Many educators, including Homer Lane, A.S. Neill and W.B. Curry, thought that we have to build our institutions not on fear, and punishments and violence, but without them. That is why they established a different type of schools or, in the case of Homer Lane, delinquent colonies.
Without breaking the need for fear, punishment and violence on the basic level, we cannot have institutions on a larger scale that will function without these means.
Integrating Robert’s Rules
In this line I can intergrate Robert’s Rule as well. His idea was that through democratic discussions we can eliminate fear, punishments and violence in the life of clubs, classes, schools, and other voluntary organisations.
This is something we have to add, when we protest against Roberta’s accusation that Robert’s Rules are autocratic.
I don’t want to eliminate leadership, but I want to eliminate leadership based on fear, punishments and violence. In a way the chair in a meeting is a leader. But his attributes are limited and he will not use fear, punishments or violence in leading the meeting. That makes a big differences.
As we grow up we get used to fear, punishment and violence as parts of our daily life, and we come to think it is not a crime to use them. Only very slowly can we advance to the point where they are not useful in the long run.
Maybe we cannot change grown-ups to thinking it is possible to organise ourselves without these means, but we have to try to persuade them, and in the case of children we have to try to build up institutions that exclude these means too. Of course, on a personal level we have to exclude these things too.
Children need time to became used to a better world in these institutions. Without demonstrating, that we are ready to discuss any problem, and exclude fear, punishment and violence from the daily life of the school, we cannot persuade them to talk about their ideas freely. They need time to realise that these means are useless in the long run. That is the way to give them more and more rights to form their social life in the club, in the school and so on.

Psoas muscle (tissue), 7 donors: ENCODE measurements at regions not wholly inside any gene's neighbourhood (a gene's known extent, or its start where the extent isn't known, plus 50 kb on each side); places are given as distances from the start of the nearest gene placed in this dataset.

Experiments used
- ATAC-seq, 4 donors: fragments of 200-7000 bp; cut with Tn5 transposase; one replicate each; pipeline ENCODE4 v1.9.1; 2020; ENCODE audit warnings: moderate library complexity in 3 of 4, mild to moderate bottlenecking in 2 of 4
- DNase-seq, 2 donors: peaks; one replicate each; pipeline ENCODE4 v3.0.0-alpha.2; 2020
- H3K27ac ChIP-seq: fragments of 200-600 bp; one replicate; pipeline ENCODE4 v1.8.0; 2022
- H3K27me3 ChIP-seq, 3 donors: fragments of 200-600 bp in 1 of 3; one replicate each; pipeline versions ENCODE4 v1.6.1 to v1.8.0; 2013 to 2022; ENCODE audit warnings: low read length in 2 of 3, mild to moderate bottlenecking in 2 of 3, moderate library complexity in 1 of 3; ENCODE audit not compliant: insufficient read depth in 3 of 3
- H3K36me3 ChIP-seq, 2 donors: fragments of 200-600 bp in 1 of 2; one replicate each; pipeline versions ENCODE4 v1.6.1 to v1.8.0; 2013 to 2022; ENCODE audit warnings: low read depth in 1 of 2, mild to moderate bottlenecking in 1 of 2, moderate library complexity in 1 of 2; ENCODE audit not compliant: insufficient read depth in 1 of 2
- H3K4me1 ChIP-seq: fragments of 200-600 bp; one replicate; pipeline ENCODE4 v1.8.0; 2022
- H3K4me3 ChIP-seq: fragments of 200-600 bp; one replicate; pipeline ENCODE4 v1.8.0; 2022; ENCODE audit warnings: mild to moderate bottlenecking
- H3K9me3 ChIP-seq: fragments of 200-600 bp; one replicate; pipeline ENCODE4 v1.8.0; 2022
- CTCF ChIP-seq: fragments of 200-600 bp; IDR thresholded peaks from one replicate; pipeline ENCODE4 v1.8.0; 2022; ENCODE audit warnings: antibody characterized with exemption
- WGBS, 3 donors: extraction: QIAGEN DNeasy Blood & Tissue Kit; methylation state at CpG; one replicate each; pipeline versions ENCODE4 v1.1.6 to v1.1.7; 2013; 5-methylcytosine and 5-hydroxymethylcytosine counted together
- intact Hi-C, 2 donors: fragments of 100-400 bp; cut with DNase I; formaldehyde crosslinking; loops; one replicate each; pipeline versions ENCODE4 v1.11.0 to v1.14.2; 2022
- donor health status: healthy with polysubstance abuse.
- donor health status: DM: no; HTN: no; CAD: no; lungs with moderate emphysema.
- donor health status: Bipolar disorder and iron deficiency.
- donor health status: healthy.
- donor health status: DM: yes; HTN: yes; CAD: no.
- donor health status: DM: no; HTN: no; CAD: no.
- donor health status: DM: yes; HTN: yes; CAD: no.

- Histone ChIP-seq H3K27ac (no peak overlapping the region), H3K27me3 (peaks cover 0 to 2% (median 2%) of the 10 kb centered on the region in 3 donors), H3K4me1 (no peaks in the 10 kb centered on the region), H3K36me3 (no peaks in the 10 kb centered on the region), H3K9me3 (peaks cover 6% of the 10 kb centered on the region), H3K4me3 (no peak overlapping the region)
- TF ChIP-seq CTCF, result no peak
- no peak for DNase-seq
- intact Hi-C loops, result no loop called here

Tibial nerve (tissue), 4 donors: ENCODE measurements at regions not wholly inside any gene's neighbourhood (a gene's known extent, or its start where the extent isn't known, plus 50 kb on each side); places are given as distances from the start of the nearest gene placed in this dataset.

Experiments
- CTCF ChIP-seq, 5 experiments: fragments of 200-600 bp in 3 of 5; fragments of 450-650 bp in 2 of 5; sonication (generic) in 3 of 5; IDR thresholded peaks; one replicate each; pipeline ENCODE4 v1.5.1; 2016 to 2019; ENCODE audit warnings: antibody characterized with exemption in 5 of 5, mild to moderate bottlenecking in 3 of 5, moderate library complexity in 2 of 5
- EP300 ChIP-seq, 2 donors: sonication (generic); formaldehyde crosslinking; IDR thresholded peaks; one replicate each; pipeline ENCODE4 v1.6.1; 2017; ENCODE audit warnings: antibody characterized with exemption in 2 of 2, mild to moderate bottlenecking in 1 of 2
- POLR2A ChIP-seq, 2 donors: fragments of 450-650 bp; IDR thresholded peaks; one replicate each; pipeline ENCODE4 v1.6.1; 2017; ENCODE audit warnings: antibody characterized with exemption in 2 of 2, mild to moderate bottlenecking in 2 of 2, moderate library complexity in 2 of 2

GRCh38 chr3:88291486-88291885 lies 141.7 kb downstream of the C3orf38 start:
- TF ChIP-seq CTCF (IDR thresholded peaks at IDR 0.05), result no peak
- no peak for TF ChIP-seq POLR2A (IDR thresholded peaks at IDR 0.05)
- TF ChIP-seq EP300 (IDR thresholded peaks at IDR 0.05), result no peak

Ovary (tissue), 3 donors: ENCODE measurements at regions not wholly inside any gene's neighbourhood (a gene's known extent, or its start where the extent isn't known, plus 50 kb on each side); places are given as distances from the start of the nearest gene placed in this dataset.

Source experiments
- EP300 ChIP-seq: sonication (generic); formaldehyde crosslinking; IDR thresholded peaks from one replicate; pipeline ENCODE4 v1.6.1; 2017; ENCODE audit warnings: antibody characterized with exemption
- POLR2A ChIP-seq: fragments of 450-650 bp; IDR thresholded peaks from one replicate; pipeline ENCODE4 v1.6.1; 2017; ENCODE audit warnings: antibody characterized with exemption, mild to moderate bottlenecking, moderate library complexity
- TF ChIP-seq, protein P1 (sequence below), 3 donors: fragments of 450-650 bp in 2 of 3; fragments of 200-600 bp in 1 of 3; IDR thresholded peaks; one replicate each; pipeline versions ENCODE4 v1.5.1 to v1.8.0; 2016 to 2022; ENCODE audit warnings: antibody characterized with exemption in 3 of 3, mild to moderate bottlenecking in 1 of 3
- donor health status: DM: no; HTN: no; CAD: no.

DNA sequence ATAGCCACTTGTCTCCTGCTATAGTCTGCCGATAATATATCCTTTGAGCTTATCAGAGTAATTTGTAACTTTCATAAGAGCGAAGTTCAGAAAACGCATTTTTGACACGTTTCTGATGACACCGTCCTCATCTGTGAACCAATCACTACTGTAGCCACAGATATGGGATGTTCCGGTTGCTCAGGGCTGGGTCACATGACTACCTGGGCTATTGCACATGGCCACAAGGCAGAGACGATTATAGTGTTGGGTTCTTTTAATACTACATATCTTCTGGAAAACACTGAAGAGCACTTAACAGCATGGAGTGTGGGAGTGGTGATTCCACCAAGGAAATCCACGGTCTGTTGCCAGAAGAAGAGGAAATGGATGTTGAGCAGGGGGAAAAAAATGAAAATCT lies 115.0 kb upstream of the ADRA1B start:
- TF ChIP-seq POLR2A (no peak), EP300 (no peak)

These periods can last longer, and we have to be prepared and invent ways to introduce self-government, which avoid fear, punishment and violence.
That is why I disagree, that states today are neutral institutions. They are not, because they accept the use of force, fear. They say, that with force and fear they combat violence, but it is often not true. The real struggle to eliminate violence from our life means to restrain from using punishments, inducing fear, and inflicting violence. Otherwise we generate only more violence, and we keep peace only on the surface of daily life.
To build a world without fears, punishment and violence needs a long time. But without knowing our aims, we cannot coordinate our actions. To achieve our aims we need better institutions. Institutions where people use Robert’s Rules are on the right track. Of course, Robert’s Rules alone are not enough. The real proof of the pudding is, how Robert’s Rules are used, and how the spirit in the instution is.
Here is a select bibliography for those who would like to explore this further:
David Miller: Political Philosophy: A Very Short Introduction Taschenbuch – 26. Juni 2003 / Oxford University Press
Robert McConnell Productions: Webster’s New World Robert’s Rules of Order Simplified and Applied, Third Edition Kindle Edition
Richard Tuck: Hobbes: A Very Short Introduction (Very Short Introductions)
Alice Cochrane Roberta’s Rules of Order: The Nonprofit’s Guide to Great Meetings and Great Results without the Gavel
Taschenbuch – 25. February 2004 / Jossey-Bass Inc.,U.S.